n. pl. cor·po·ra (-pr-)
1. A large collection of writings of a specific kind or on a specific subject.
2. A collection of writings or recorded remarks used for linguistic analysis.
3. The main part of a bodily structure or organ.
//Reviews of art. Art and language. Art and the body.
Tuesday, 13 March 2012
Review of Alberto Burri: Form and Matter at the Estorick Collection of modern italian art
Alberto Burri: Form and Matter
Estorick Collection of modern italian art
13 January – 7 April 2012
Despite considerable international attention during his lifetime, and being hailed in the USA as a significant influence on the abstract expressionists, Alberto Burri (1915-1995) has been largely overlooked in the UK, and the current exhibition at the Estorick Collection is his first major retrospective in this country.
Although the exhibition opens with some of his more rare figurative works from the late 1940s, the main body of the show focuses on his experimental abstract works, using a variety of materials, including sacking, cellotex (a type of insulating board), sand, sawdust, PVA glue, pumice stone, iron sheets and tar. In part inspired by Umberto Boccioni’s Technical Manifesto of Futurist Sculpture from 1912, which called upon artists to reject their exclusive use of “noble” materials such as bronze and marble, his incorporation of such common or garden materials was a clear forerunner of the arte povera movement of later years. Burri himself was, however, labelled as a leading protagonist of art informel, a European-wide trend which focused on the artistic process itself, as much as on the finished work. It is perhaps not surprising then, that, in 1954, he also began to work with fire, scorching his materials, thereby incorporating a greater element of chance into the procedure.
Born to a wine merchant father in the central Italian region of Umbria, Burri was trained in medicine, and served in the Second World War as a doctor in North Africa. From 1943 until the end of the war, however, he was interned in a prisoner-of-war camp in Hereford, Texas, which is where he first began to paint, turning to it as a replacement career in 1946. This background has clearly exerted an influence on his work, with his palette remaining simple, and comprising blacks, reds, and browns – the colours of heat, dryness, and blood. Red Plastic (1961), for example, made of plastic, acrylic, and scorching on cellotex, has a distinct medical look to it, with the wrinkled and shrunken plastic appearing like stretched skin, and the red as vivid as highly oxygenated blood. Similarly, many describe his sacking works, torn, wrinkled, rumpled, glued and sewn together, as resembling lacerated and stitched flesh. This is certainly a plausible impression, but not necessarily what Burri himself intended in his “poetic exploration of matter.”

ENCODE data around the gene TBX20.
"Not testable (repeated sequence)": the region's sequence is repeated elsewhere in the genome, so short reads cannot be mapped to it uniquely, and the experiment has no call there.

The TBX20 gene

The effects of charring in works such as Combustion (1958) (a title and date borne by several works in the exhibition), where pieces of paper are overlaid, creating a collage-like result, are dark and all-consuming, but actually not altogether different from the deep blackness of his paint and tar works (Tar II, 1949; Black T, 1951), and even from his later Black Plastic Combustion (1964), made of scorched plastic on board, which, even close up, could easily be mistaken for very very thick swirls of oil paint. It really does seem, then, as if Burri’s main concern was with experimentation with different materials and processes, with composition and with form, and not so much with representation or reference – even his titles refer to the materials and processes used.
In the 1970s, he produced a series of white work called Cretto, using cellotex surfaces, cracked with deep fissures, dehydrated and parched like the deserts of North Africa. Again, this is applying biographical detail where it maybe isn’t intended, but the intruding inferences are hard to overlook.
This is an exhibition which both invites and defies criticism. Faced with the works, one is overwhelmed by so many impressions and possible interpretations, feelings and responses, that a written account could almost never end, yet, at the same time, Burri himself insisted: “Words are no help to me when I try to speak about my painting, they talk around the picture. What I have to express appears in the picture.” And, so be it. I shall say no more. Go and see for yourselves!